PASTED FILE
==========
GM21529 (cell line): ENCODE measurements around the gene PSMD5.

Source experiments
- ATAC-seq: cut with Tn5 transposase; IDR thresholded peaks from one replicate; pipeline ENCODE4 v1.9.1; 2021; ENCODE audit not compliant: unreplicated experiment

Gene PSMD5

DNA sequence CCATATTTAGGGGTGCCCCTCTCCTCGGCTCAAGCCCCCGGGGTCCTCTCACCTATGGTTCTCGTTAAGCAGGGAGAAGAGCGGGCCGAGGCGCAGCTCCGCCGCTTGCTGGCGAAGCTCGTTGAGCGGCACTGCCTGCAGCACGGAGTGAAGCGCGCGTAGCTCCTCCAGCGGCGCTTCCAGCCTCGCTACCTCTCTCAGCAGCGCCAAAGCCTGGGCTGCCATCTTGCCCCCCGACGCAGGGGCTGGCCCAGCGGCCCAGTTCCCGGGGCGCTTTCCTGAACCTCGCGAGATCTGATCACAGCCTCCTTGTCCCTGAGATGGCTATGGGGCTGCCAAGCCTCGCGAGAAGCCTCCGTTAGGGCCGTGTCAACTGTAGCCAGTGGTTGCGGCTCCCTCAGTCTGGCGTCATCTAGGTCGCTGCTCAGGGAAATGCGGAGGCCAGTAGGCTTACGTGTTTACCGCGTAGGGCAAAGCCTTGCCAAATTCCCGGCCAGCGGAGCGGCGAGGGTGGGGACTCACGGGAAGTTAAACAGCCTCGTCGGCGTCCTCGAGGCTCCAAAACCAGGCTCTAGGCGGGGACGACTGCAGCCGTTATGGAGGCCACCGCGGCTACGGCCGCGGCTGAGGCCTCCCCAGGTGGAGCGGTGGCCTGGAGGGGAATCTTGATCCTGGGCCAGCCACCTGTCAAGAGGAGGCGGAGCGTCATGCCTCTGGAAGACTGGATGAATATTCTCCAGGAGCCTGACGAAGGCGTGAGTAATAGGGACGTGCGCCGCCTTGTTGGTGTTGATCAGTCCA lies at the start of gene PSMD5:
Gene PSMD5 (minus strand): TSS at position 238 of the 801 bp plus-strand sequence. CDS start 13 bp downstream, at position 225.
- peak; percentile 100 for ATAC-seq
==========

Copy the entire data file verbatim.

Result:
GM21529 (cell line): ENCODE measurements around the gene PSMD5.

Source experiments
- ATAC-seq: cut with Tn5 transposase; IDR thresholded peaks from one replicate; pipeline ENCODE4 v1.9.1; 2021; ENCODE audit not compliant: unreplicated experiment

Gene PSMD5

DNA sequence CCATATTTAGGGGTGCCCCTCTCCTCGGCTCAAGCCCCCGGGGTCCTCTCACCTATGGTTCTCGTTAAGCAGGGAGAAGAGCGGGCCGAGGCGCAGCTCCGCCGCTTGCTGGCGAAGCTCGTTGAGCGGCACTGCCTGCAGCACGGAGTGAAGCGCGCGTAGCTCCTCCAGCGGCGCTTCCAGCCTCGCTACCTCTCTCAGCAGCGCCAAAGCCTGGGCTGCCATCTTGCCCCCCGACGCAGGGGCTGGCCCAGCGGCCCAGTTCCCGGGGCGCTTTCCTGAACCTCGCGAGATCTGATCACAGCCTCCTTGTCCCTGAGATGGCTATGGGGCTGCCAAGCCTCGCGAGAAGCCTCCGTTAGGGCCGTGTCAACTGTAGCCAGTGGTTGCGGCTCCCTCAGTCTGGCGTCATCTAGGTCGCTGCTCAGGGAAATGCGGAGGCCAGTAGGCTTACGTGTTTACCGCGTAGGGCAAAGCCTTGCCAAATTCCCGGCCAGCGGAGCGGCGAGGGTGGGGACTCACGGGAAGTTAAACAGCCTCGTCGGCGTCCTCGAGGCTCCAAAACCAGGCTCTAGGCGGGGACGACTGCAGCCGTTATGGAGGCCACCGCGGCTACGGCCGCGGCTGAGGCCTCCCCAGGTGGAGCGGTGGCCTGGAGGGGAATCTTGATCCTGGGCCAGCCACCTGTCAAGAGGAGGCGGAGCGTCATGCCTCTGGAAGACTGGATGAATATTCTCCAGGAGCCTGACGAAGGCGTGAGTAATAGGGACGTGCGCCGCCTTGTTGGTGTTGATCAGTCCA lies at the start of gene PSMD5:
Gene PSMD5 (minus strand): TSS at position 238 of the 801 bp plus-strand sequence. CDS start 13 bp downstream, at position 225.
- peak; percentile 100 for ATAC-seq